Japan and the United States pledged Sunday to strengthen their alliance to deal with an evolving security environment in the Asia-Pacific region, as they marked the 60th anniversary of the signing of their security treaty.

But they appeared out of sync on how to do that, as U.S. President Donald Trump put veiled pressure on Japan to make a bigger contribution in the face of China's military buildup and North Korea's nuclear threat.

At a commemorative reception in Tokyo, Prime Minister Shinzo Abe said, "Today, more than ever, the Japan-U.S. security treaty is a pillar that is indestructible, a pillar immovable, safeguarding peace in Asia, the Indo-Pacific and in the world, while assuring prosperity therein."

The alliance should become even more robust, Abe said, to "safeguard freedom, liberty, democracy, human rights and the rule of law, one that sustains the whole world, 60 years and 100 years down the road."

But shortly before the reception, Trump made a subtle push for Japan to step up its role. "I am confident that in the months and years ahead, Japan's contributions to our mutual security will continue to grow, and the alliance will continue to thrive," he said in a statement.

The treaty is the basis for the U.S. military's stationing of some 54,000 troops in Japan. Along with U.S. bases, Japan also hosts the Ronald Reagan, the only American aircraft carrier to be homeported abroad.

Their placement is aimed at allowing U.S. forces to respond quickly to contingencies in a region where China is increasing its military clout and where North Korea has conducted repeated missile tests. In return, they are obligated to protect Japan from threats together with the country's Self-Defense Forces.

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Trump called the alliance "rock-solid" and acknowledged that it has been "essential to peace, security, and prosperity" for both countries and the region over the past six decades.

But he has been critical of what he perceives as the "one-sided" nature of the treaty, arguing that Tokyo should pay a larger share of the cost of hosting U.S. forces.

In June last year, Trump complained that under the pact, even if the United States were attacked, Japan would not be required to help and could "watch it on a Sony television."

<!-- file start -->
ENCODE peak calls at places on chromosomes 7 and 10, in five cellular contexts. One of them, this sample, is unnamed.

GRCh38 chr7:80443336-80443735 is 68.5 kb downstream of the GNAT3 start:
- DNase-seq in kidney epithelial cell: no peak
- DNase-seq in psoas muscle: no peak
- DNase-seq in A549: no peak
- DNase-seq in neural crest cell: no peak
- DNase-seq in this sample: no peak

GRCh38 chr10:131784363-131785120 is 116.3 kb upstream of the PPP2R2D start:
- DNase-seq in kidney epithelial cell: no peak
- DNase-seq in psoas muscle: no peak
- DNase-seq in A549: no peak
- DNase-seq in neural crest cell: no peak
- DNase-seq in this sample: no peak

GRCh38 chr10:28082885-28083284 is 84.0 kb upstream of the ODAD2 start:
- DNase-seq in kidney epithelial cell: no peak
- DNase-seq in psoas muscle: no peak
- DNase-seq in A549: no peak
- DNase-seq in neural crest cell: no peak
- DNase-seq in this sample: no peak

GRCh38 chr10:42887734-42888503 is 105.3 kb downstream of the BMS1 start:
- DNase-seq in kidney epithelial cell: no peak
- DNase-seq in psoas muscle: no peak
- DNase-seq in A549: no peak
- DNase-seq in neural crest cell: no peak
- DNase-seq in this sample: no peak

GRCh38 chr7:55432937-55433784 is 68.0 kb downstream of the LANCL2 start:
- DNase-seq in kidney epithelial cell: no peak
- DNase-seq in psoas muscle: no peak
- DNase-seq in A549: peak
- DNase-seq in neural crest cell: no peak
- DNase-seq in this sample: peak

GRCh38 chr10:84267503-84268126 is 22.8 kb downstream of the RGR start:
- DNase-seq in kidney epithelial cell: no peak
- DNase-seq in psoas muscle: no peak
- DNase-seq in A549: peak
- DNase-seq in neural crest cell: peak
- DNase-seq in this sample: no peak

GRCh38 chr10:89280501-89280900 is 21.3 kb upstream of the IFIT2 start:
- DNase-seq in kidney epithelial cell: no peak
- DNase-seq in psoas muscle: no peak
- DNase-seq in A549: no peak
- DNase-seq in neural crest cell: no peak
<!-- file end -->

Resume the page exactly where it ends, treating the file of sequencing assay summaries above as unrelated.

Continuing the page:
The alliance has faced domestic criticism, too. Some point to Japan's sitting under the U.S. nuclear umbrella as being at odds with the country's efforts to abolish nuclear weapons as the world's only victim of an atomic bombing.

There is also persistent local opposition to hosting U.S. forces in Okinawa, which is home to about 70 percent of the total area of land exclusively used by U.S. military facilities in Japan, amid repeated accidents and cases of assault and rape by American troops.

Still, the foreign and defense ministers of Japan and the United States said Friday in a joint statement that the alliance "has played and will continue to play an integral role in ensuring the peace and security of our two countries, while realizing our shared vision of a free and open Indo-Pacific."

Signed in 1960 by the governments of then Prime Minister Nobusuke Kishi -- Abe's grandfather -- and then President Dwight Eisenhower, the Treaty of Mutual Cooperation and Security between Japan and the United States replaced a 1951 agreement that helped form the basis of relations between the countries following the end of World War II.

The revised treaty removed a clause in the earlier version that allowed the United States to intervene to quell insurgencies within Japan, and made explicit Washington's obligation to defend Japan from an armed attack.

Abe has worked to boost Japan's role in the alliance, in 2014 removing an outright ban on exporting weapons and reinterpreting the pacifist Constitution to allow the SDF to protect allies in certain situations under collective self-defense.

Lt. Gen. Kevin Schneider, commander of U.S. forces stationed in the country, said at Sunday's reception that "with the rapidly evolving security situation in the region, the importance of the U.S.-Japan alliance grows stronger and more important every day."

"We continue to train and adapt our forces with our 'jieitai' (SDF) partners and I look forward to supporting the continued growth and integration of our combined capabilities."

Also attending on the American side were Joseph Young, charge d'affaires of the U.S. Embassy in Japan, and Mary Eisenhower, the former president's granddaughter.